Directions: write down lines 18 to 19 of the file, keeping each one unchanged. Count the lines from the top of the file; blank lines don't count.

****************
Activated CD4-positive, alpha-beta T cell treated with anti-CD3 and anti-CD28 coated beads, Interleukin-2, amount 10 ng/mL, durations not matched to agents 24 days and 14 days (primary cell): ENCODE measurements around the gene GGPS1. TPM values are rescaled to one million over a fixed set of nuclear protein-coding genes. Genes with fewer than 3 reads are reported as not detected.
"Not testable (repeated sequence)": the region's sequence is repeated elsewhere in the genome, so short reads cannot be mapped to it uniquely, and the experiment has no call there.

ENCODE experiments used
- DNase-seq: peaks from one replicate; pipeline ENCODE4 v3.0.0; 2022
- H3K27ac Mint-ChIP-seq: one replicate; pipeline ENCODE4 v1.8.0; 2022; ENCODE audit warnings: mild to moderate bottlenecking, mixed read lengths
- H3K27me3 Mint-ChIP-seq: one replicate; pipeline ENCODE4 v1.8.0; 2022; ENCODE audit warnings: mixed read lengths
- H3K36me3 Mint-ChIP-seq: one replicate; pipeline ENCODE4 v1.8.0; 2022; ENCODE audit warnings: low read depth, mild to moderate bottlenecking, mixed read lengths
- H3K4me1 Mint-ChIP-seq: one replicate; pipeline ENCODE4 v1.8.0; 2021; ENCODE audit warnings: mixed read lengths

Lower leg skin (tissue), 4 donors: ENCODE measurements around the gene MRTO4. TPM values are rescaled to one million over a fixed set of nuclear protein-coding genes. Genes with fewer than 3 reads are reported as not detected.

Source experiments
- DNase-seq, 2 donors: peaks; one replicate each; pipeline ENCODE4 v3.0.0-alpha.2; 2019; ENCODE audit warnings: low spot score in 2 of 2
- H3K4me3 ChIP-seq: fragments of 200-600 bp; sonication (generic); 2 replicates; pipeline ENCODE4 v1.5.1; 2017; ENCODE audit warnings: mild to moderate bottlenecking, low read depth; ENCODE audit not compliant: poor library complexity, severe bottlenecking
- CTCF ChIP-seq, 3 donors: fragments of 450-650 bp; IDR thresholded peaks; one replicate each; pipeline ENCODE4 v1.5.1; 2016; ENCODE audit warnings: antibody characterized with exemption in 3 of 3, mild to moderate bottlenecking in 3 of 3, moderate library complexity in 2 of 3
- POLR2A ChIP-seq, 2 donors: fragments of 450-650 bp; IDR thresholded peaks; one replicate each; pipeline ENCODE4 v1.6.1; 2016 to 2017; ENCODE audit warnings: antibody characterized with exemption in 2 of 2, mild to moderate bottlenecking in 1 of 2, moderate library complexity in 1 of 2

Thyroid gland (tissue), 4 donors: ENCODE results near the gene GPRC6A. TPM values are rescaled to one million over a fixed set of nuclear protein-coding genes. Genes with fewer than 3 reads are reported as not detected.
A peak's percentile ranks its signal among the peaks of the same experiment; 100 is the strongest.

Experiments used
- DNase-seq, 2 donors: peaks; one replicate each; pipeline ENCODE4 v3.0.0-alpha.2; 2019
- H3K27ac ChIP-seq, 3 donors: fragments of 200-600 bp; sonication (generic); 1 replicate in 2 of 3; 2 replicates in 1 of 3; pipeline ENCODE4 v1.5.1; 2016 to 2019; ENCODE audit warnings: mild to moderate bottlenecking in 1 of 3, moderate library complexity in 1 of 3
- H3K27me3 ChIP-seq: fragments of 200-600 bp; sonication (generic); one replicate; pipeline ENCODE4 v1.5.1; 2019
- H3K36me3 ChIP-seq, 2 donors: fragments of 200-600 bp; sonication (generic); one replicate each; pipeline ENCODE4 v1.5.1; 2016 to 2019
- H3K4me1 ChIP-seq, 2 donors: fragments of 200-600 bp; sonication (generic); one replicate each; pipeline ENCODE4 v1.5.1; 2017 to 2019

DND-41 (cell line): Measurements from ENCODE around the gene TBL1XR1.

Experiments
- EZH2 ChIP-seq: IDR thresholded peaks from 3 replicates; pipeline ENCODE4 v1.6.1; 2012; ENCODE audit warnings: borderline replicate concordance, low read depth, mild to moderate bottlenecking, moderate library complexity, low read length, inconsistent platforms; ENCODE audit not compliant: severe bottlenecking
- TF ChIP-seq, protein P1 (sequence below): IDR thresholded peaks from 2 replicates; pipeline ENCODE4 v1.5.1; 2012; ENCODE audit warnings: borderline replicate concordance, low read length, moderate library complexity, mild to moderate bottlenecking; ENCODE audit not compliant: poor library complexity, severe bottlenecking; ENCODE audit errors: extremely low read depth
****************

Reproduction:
- DNase-seq, 2 donors: peaks; one replicate each; pipeline ENCODE4 v3.0.0-alpha.2; 2019
- H3K27ac ChIP-seq, 3 donors: fragments of 200-600 bp; sonication (generic); 1 replicate in 2 of 3; 2 replicates in 1 of 3; pipeline ENCODE4 v1.5.1; 2016 to 2019; ENCODE audit warnings: mild to moderate bottlenecking in 1 of 3, moderate library complexity in 1 of 3